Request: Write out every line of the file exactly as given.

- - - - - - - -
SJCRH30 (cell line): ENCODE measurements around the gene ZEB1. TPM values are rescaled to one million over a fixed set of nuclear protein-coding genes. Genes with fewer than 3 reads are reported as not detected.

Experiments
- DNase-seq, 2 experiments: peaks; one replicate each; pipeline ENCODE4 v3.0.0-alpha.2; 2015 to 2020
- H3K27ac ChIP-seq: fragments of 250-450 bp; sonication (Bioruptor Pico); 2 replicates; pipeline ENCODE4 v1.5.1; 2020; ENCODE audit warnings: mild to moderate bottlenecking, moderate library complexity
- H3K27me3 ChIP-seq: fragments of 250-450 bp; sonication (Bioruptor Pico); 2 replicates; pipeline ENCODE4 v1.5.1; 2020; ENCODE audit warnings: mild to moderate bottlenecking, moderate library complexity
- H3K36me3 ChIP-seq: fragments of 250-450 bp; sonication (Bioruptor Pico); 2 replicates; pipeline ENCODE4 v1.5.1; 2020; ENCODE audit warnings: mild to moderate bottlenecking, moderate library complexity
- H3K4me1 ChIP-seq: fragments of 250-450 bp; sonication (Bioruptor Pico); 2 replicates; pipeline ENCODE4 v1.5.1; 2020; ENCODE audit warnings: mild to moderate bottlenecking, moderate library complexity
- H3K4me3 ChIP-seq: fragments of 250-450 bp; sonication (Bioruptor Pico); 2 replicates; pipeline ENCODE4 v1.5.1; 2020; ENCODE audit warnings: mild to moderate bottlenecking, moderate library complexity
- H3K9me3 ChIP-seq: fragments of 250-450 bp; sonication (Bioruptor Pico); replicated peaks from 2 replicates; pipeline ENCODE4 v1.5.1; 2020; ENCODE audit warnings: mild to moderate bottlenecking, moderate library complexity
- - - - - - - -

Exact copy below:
SJCRH30 (cell line): ENCODE measurements around the gene ZEB1. TPM values are rescaled to one million over a fixed set of nuclear protein-coding genes. Genes with fewer than 3 reads are reported as not detected.

Experiments
- DNase-seq, 2 experiments: peaks; one replicate each; pipeline ENCODE4 v3.0.0-alpha.2; 2015 to 2020
- H3K27ac ChIP-seq: fragments of 250-450 bp; sonication (Bioruptor Pico); 2 replicates; pipeline ENCODE4 v1.5.1; 2020; ENCODE audit warnings: mild to moderate bottlenecking, moderate library complexity
- H3K27me3 ChIP-seq: fragments of 250-450 bp; sonication (Bioruptor Pico); 2 replicates; pipeline ENCODE4 v1.5.1; 2020; ENCODE audit warnings: mild to moderate bottlenecking, moderate library complexity
- H3K36me3 ChIP-seq: fragments of 250-450 bp; sonication (Bioruptor Pico); 2 replicates; pipeline ENCODE4 v1.5.1; 2020; ENCODE audit warnings: mild to moderate bottlenecking, moderate library complexity
- H3K4me1 ChIP-seq: fragments of 250-450 bp; sonication (Bioruptor Pico); 2 replicates; pipeline ENCODE4 v1.5.1; 2020; ENCODE audit warnings: mild to moderate bottlenecking, moderate library complexity
- H3K4me3 ChIP-seq: fragments of 250-450 bp; sonication (Bioruptor Pico); 2 replicates; pipeline ENCODE4 v1.5.1; 2020; ENCODE audit warnings: mild to moderate bottlenecking, moderate library complexity
- H3K9me3 ChIP-seq: fragments of 250-450 bp; sonication (Bioruptor Pico); replicated peaks from 2 replicates; pipeline ENCODE4 v1.5.1; 2020; ENCODE audit warnings: mild to moderate bottlenecking, moderate library complexity